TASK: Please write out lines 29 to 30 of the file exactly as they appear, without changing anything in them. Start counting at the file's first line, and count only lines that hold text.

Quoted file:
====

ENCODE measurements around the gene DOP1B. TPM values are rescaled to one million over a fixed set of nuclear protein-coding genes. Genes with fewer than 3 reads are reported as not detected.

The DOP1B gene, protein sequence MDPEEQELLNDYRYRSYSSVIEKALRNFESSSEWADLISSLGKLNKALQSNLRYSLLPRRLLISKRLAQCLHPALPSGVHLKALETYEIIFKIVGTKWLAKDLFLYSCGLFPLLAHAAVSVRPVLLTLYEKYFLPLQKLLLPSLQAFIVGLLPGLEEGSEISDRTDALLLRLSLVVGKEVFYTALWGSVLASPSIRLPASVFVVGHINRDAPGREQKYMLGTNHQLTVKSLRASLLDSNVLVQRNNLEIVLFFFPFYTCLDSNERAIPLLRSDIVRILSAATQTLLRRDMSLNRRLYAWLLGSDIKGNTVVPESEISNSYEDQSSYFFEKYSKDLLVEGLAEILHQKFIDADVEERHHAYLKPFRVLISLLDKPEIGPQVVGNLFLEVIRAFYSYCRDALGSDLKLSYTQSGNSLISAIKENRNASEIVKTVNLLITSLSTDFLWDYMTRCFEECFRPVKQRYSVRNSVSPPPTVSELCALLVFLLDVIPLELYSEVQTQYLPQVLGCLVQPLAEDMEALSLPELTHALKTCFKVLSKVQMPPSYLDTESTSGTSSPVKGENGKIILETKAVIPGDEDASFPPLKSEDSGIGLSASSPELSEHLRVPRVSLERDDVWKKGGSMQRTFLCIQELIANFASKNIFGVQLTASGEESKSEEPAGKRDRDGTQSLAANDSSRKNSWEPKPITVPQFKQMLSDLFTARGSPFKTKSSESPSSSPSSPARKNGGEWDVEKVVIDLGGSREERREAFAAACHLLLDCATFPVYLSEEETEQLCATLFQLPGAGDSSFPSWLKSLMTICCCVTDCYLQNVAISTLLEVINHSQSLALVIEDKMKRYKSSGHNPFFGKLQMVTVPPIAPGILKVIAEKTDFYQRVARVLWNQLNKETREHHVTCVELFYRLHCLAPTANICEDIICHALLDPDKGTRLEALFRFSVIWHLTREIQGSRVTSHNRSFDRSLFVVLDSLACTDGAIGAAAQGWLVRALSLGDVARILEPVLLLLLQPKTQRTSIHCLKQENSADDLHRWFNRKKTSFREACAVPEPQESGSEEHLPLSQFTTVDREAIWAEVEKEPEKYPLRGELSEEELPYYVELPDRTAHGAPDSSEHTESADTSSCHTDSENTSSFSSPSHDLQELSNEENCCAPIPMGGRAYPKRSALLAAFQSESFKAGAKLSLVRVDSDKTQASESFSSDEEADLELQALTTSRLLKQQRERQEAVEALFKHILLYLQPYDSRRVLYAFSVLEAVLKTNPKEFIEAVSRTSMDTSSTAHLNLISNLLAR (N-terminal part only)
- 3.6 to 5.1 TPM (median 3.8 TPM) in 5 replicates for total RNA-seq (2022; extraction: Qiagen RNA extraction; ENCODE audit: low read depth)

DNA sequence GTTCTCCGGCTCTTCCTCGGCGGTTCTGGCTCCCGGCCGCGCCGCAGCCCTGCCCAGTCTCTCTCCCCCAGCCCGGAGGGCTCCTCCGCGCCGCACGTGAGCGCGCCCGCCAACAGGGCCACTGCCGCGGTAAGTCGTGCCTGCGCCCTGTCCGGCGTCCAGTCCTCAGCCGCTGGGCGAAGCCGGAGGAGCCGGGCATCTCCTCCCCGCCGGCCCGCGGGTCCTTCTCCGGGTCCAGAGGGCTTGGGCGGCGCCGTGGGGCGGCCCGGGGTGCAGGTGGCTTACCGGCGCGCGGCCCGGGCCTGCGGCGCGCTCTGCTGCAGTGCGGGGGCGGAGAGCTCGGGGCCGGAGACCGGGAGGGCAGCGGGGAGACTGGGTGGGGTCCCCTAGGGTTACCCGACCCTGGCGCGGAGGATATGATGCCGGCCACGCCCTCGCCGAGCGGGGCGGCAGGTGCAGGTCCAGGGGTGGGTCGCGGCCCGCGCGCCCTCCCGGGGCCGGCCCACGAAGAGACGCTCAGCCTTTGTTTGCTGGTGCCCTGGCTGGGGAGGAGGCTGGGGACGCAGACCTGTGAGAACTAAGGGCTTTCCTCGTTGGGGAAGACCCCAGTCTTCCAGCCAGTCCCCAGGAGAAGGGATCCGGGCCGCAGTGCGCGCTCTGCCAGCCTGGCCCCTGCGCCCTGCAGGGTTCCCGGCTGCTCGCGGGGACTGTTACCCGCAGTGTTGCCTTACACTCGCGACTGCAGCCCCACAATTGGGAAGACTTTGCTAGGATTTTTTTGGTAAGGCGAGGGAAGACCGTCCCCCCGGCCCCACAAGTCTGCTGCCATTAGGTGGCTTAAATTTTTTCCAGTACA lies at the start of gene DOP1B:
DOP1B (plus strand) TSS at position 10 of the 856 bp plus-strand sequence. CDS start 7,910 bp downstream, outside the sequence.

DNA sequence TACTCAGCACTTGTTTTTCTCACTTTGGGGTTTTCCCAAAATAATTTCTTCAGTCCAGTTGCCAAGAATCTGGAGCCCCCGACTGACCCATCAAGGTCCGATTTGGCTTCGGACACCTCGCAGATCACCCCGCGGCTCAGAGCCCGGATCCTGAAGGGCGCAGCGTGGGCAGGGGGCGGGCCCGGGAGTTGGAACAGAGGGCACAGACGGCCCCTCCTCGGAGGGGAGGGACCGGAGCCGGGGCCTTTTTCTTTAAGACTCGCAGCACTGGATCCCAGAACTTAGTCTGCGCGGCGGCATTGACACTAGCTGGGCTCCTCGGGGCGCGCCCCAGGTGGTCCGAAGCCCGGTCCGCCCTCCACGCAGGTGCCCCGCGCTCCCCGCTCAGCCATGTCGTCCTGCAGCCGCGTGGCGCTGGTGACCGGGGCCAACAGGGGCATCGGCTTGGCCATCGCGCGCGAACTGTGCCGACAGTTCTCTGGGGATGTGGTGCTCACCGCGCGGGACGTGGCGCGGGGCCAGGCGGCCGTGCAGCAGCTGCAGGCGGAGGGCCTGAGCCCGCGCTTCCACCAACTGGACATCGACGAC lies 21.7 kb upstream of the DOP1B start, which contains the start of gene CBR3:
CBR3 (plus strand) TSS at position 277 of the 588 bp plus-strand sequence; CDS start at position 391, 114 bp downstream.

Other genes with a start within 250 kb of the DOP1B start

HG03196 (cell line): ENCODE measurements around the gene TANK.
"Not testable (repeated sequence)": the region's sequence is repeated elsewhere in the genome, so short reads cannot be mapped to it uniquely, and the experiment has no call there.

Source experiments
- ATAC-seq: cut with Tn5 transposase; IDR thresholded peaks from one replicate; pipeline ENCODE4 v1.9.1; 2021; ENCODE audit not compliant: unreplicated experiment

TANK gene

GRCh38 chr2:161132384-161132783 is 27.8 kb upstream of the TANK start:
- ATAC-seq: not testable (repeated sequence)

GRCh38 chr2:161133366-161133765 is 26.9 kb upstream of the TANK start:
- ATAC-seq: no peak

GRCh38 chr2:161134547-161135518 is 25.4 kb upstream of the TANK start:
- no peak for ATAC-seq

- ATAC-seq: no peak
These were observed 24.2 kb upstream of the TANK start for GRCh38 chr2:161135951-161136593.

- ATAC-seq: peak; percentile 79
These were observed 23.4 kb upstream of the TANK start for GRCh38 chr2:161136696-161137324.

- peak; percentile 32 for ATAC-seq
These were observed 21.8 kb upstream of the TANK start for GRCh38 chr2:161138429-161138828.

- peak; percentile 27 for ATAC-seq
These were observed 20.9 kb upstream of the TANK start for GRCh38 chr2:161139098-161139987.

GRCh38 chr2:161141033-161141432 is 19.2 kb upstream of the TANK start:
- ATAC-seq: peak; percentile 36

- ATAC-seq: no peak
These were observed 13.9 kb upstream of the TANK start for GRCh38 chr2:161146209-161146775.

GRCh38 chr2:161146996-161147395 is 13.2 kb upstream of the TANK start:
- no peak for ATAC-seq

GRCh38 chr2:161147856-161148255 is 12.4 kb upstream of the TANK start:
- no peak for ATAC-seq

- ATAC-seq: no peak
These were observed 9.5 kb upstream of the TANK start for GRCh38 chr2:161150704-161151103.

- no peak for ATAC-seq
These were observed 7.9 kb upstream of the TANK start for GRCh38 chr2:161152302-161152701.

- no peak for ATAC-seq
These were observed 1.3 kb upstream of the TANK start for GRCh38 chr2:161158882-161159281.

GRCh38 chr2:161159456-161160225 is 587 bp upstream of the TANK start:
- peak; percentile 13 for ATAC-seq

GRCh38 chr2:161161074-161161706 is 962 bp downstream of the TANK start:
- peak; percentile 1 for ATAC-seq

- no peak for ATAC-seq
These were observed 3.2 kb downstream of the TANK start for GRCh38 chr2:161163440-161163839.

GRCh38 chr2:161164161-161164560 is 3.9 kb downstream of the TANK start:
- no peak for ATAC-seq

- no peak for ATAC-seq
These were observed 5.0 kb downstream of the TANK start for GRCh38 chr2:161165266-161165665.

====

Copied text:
- ATAC-seq: peak; percentile 36

- ATAC-seq: no peak